How did Wigan Athletic stay up last season? Was that incredible late run due to a tactical transformation? Or was it due to new players coming in and changing things? The acquisition of a specialist left wing back – Jean Beausejour in January – certainly helped the system flow more effectively. However, if you were to ask a room full of Latics supporters which player made the biggest difference the answer would surely be Shaun Maloney.
Maloney’s season had not really started until he came on as a substitute against Norwich in March 2012. He put through a fantastic pass to Victor Moses to get the goal that earned an invaluable point at Carrow Road. Following that match, his ex-Celtic colleague , Gary Caldwell, dubbed Maloney as “Our Secret Weapon” quoting that “He picks up the ball in the final third and he can either beat his man and he can pick out that killer ball – like you saw with the goal.” Caldwell was proved to be right.
Maloney was later to score the Latics’ goal of the season to defeat Manchester United. His ice cool penalty in the victory over Liverpool at Anfield sticks in the memory, as does his cutting in from the left and putting a brilliant narrow angled finish in the 4-0 drubbing of Newcastle. But more than the goals he scored it was that role as a “playmaker”, linking between defence and attack that helped transform the quality of football Latics were able to play.
Maloney had come to Wigan following a difficult final period at Celtic. His career had been blighted with injury. Moreover he had been struck by homesickness during his previous spell in the Premier League — at Aston Villa in 2007-2008. These factors made it unlikely that a Premier League team would come for him, until Roberto Martinez knocked on his door. During his two spells at Parkhead he had won five SPL Championships, Scottish Cups and three Scottish League Cups. His acquisition by Wigan Athletic is summer of 2011 was therefore a calculated gamble. For the first half of the season, he made four appearances as a substitute and played in two awful team performances in the FA and League Cups. Fitness remained the issue. It was through sheer hard work and dedication that Maloney got back to a level of fitness that would help him be able to showpiece his skills in the Premier League.
Wigan Athletic’s starting lineup last Saturday included both Jordi Gomez and Shaun Maloney. Normally, only one of them makes the starting lineup, with the other coming on as a substitute. Both are playmakers, who need to receive a lot of the ball to be effective. However, each has learned during his time at the club that defensive duties are also required. Neither is a natural tackler but they both do their share in trying to win the ball back. Both cover huge amounts of ground during a match. Both are cool penalty takers. Both score goals which are not from the penalty spot.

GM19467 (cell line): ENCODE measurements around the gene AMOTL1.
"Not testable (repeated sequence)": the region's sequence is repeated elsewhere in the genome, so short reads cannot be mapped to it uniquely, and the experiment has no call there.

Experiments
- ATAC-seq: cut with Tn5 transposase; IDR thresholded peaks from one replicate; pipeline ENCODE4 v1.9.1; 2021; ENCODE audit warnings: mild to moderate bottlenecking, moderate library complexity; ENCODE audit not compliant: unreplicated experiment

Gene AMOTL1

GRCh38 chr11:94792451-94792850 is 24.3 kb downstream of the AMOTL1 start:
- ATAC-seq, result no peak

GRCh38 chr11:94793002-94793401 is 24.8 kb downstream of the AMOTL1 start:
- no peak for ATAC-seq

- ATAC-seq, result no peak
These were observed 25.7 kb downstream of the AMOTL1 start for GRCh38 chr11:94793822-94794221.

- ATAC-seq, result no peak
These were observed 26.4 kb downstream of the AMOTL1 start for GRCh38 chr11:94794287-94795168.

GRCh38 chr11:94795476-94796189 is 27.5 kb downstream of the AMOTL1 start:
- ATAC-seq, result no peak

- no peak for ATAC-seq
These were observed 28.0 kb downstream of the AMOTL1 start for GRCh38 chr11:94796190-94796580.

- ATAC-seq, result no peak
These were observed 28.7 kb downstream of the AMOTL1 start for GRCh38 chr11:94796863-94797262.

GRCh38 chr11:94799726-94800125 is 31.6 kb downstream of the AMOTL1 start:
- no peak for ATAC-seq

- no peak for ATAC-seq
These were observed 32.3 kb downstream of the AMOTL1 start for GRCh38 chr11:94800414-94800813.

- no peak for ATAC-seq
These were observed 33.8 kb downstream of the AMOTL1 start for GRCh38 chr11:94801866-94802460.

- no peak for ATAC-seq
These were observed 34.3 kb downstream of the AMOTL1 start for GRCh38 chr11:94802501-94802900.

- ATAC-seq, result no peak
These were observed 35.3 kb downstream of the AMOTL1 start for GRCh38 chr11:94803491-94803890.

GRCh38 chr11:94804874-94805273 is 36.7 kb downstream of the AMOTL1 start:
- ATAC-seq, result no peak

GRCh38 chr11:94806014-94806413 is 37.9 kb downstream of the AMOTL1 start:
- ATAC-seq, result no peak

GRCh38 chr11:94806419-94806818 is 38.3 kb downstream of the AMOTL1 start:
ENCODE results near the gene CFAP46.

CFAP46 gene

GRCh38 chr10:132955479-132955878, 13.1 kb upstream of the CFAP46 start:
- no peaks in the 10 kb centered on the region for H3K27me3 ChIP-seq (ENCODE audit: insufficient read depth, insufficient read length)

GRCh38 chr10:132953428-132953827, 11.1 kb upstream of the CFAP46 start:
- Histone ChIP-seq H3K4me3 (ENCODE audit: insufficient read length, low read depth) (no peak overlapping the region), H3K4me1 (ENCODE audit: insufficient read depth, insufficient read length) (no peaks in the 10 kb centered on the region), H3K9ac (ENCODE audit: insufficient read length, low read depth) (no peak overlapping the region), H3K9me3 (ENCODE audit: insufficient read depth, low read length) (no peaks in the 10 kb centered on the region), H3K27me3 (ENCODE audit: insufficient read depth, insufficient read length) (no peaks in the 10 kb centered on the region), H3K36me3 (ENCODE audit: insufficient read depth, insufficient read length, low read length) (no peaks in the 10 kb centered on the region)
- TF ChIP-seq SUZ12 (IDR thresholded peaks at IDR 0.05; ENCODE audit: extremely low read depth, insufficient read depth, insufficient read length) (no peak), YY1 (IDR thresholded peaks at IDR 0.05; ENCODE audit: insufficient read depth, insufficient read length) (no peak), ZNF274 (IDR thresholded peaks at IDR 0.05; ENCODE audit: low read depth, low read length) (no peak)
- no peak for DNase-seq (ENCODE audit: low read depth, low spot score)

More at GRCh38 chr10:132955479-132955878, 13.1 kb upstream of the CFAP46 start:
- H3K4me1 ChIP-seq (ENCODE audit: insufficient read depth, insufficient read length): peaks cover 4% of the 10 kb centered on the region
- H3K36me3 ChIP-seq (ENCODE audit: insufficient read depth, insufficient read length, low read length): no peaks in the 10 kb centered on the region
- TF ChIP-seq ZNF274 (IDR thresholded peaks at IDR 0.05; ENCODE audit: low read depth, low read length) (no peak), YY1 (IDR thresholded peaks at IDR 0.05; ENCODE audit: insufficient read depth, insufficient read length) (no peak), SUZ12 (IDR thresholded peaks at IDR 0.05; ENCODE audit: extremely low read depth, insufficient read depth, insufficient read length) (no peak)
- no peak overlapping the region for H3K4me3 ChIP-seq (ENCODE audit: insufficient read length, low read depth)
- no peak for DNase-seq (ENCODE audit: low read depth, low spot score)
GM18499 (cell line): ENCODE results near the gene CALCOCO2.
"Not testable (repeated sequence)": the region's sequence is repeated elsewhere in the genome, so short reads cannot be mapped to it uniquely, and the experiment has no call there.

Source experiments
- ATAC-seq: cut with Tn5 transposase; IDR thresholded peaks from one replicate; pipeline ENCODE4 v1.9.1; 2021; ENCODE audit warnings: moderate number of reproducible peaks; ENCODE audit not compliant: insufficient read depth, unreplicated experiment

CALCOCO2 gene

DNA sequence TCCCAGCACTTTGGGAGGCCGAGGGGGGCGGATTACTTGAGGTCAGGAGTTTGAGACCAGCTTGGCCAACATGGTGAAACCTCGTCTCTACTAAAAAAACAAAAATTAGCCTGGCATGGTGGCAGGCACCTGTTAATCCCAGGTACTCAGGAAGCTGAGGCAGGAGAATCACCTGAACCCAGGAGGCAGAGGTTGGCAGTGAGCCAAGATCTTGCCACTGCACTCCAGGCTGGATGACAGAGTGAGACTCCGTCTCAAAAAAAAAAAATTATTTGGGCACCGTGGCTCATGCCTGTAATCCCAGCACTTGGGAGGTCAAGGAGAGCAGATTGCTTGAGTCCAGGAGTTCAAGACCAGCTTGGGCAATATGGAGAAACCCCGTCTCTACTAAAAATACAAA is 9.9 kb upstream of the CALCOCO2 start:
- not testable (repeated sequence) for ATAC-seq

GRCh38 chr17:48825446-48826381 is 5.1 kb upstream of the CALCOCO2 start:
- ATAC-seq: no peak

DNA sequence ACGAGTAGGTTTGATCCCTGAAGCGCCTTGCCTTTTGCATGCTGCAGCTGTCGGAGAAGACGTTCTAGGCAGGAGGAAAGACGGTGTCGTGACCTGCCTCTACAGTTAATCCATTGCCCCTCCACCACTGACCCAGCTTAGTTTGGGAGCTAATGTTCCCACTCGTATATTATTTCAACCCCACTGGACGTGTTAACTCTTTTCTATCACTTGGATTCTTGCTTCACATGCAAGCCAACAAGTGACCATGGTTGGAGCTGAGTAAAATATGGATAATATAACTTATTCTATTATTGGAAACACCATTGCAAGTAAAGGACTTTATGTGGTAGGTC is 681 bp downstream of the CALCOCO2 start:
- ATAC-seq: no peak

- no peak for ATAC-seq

Jordi Gomez is a player who divides Latics fans. He is derided by those “Darksiders” who prefer more the more traditional English approach of “up and at ‘em” . The fans who appreciate him will say he is a skilful player who can bring order to a game through his cultured technique, keeping the ball while under pressure and drawing fouls. I have heard it said that we will never see how good Gomez can be until Latics are playing the level of skilful football that Roberto Martinez seeks. We have seen some really magic moments from Gomez during his time at Wigan. At Arsenal in April he put through the pass that sent Di Santo through to score then got an opportunist goal himself. He has been unlucky so many times with fine efforts that have hit the woodwork – last Saturday against Fulham was another example.
How do the playmakers – Gomez and Maloney – fit into the current tactical system? Are they wingers or central midfielders? Can they play together?
Maloney still finds it difficult to complete 90 minutes. Gomez is the natural replacement. Their styles differ greatly. Maloney will dribble with the ball more than Gomez who will seek the wall pass more frequently. Gomez does not have the pace or dribbling capacity to be a winger. When played wide on the right he inevitably turns towards the middle where he is going to be more comfortable and effective. However, he is not afraid to shoot – he has a good technique and can hit the target. Maloney was used mainly as a left winger by Aston Villa. Although right-footed he can cross the ball with his left foot. He can dribble past defenders and cause danger. However, it is when they move into the “hole” in midfield – behind the central striker- that both Gomez and Maloney are most effective.
Playing Gomez and Maloney together is unlikely to be effective because their basic function is too similar. They are players who make themselves available to receive the ball, providing the link between defence and attack. Both are good players. Let’s not forget that David Jones can also play in that position and is a capable and creative player. He added the incision in the Capital One victory at West Ham last night.
Let’s play the playmakers in their natural position in central midfield, ahead of the holding midfielders, but behind the forwards. Martinez has done well to adjust the tactical system following the loss of Victor Moses. The presence of two big central and pacy strikers is a real plus. There remains the possibility of playing without the central playmaker and having two wide players supporting the central striker. Well done, Roberto, in being open-minded towards further tactical innovation. But please – let’s not see Gomez and Maloney playing wide, flanking a single centre forward.